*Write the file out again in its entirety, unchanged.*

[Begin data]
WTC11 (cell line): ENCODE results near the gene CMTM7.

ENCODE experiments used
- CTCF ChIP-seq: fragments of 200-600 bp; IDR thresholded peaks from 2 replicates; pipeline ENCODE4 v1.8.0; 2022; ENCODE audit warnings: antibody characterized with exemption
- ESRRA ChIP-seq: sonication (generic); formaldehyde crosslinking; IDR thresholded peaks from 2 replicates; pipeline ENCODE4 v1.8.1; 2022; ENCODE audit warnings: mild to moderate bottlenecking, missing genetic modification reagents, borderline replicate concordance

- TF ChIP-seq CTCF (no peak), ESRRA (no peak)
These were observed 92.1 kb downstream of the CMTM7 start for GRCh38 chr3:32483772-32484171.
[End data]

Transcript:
WTC11 (cell line): ENCODE results near the gene CMTM7.

ENCODE experiments used
- CTCF ChIP-seq: fragments of 200-600 bp; IDR thresholded peaks from 2 replicates; pipeline ENCODE4 v1.8.0; 2022; ENCODE audit warnings: antibody characterized with exemption
- ESRRA ChIP-seq: sonication (generic); formaldehyde crosslinking; IDR thresholded peaks from 2 replicates; pipeline ENCODE4 v1.8.1; 2022; ENCODE audit warnings: mild to moderate bottlenecking, missing genetic modification reagents, borderline replicate concordance

- TF ChIP-seq CTCF (no peak), ESRRA (no peak)
These were observed 92.1 kb downstream of the CMTM7 start for GRCh38 chr3:32483772-32484171.